A fire broke out Wednesday at the Internet Archive, the San Francisco nonprofit that’s trying to back up basically the whole Internet and make it accessible via the Wayback Machine and other nifty tools. Fortunately, no Internet was lost in the blaze.
In a blog post, the nonprofit reported that the fire caused some $600,000 in damages to its high-tech digitization equipment. But no one was hurt and no data was lost, as the fire broke out in its scanning center rather than in its main building. The main building, it seems, is where it stores its untold amounts of data, not to mention some 500,000 books and movies that it aims to eventually digitize as part of its broader goal to provide "universal access to all knowledge." The best news of all: According to its blog, the Internet Archive keeps backups of its backups.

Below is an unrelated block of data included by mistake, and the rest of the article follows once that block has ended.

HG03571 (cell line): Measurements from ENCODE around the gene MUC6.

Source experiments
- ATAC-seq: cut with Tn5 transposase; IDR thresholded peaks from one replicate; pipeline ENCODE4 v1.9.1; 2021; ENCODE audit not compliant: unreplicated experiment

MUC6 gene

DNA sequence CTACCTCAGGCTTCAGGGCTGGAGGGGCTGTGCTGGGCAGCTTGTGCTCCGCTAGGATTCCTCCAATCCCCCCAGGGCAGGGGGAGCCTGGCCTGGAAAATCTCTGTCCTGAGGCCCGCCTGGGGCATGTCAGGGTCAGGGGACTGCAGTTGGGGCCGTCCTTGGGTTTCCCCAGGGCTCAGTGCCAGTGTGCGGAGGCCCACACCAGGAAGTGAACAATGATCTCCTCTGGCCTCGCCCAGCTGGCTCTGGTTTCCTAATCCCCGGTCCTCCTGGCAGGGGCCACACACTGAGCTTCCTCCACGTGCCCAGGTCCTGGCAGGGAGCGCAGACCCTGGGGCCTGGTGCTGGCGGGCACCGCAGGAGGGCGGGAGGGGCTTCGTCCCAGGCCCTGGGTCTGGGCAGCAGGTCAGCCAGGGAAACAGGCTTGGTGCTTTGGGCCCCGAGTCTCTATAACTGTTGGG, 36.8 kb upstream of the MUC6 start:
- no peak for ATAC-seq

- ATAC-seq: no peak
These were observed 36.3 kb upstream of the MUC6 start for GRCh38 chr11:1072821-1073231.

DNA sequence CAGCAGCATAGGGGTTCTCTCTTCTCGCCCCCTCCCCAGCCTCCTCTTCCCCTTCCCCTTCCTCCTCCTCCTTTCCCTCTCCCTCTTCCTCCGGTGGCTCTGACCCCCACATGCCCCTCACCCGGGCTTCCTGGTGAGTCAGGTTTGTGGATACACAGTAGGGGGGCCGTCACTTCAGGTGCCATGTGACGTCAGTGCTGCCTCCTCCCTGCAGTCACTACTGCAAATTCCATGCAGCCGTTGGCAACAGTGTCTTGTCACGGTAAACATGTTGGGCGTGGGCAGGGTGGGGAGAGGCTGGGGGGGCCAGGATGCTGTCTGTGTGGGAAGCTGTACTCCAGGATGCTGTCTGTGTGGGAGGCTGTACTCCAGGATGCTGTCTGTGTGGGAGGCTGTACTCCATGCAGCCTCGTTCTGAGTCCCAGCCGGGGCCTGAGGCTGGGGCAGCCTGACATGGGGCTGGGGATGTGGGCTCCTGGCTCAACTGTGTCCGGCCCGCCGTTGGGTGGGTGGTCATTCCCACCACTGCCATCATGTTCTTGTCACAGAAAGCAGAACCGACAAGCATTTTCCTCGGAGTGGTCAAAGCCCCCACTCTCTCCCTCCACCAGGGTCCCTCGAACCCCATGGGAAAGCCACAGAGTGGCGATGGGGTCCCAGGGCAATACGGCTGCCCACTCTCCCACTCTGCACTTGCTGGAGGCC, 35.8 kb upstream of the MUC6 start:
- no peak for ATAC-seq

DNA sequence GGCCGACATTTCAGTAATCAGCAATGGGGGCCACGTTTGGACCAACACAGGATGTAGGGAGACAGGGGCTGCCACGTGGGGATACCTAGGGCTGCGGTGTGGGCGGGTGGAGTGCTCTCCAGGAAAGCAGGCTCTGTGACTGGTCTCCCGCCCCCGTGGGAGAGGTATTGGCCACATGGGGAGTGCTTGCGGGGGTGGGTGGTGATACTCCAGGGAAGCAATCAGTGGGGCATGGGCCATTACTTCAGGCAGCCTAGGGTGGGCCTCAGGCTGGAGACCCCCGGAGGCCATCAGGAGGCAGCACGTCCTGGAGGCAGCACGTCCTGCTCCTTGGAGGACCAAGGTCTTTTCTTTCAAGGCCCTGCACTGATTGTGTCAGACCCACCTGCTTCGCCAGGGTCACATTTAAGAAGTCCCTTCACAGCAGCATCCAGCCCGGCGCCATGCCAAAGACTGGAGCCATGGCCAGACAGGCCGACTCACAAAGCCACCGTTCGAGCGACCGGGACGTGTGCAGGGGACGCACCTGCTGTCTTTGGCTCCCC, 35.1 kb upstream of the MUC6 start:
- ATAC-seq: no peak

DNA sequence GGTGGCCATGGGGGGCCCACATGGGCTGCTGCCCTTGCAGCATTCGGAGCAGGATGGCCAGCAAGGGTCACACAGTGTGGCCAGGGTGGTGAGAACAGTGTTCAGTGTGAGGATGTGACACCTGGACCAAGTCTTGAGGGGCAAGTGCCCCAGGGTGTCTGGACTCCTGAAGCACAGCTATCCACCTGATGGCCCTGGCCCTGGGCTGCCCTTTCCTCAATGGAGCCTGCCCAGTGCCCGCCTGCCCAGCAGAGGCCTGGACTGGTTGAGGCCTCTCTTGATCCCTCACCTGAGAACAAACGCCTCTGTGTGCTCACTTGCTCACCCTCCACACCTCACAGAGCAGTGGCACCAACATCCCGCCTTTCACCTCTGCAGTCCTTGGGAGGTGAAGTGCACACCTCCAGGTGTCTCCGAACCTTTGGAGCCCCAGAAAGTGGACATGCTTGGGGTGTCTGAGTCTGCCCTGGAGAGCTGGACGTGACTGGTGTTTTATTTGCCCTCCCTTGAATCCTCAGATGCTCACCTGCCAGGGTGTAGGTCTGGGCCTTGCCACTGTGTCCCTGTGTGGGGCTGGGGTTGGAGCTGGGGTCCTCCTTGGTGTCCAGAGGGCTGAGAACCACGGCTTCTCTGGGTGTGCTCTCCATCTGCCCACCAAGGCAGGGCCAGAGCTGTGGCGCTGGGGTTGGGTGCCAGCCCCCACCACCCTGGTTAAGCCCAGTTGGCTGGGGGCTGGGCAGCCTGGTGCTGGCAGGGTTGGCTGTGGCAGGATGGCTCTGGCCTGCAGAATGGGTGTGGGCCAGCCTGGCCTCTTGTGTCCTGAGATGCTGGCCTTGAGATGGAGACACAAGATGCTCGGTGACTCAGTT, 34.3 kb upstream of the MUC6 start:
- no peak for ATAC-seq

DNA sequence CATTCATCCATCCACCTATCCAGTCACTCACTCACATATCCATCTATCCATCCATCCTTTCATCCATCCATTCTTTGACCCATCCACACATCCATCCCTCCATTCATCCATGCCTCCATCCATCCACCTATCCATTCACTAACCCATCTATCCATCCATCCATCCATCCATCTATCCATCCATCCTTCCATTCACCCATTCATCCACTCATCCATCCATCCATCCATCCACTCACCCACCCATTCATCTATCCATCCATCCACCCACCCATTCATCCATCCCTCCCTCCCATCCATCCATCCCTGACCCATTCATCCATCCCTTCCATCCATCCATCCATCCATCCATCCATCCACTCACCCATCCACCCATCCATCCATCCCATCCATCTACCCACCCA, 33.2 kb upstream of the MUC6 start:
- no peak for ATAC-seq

We have copies of the data in the Internet Archive in multiple locations, so even if our main building had been involved in the fire we still would not have lost the amazing content we have all worked so hard to collect.
Still, the nonprofit is out a pile of money. It has set up an emergency funding drive to raise money to replace its scanning equipment, and if you’re interested you can donate here.
TODAY IN SLATE
Driving in Circles
The autonomous Google car may never actually happen.
Where Ebola Lives Between Outbreaks
Gunman Killed Inside Canadian Parliament; Soldier Shot at National Monument Dies
Sleater-Kinney Was Once America’s Best Rock Band
Can it be again?
The Simpsons World App Is Here, and Nearly Perfect
“I’m Not a Scientist” Is No Excuse
Politicians brag about their ignorance while making ignorant decisions.
The Right to Run
If you can vote, you should be able to run for public office—any office.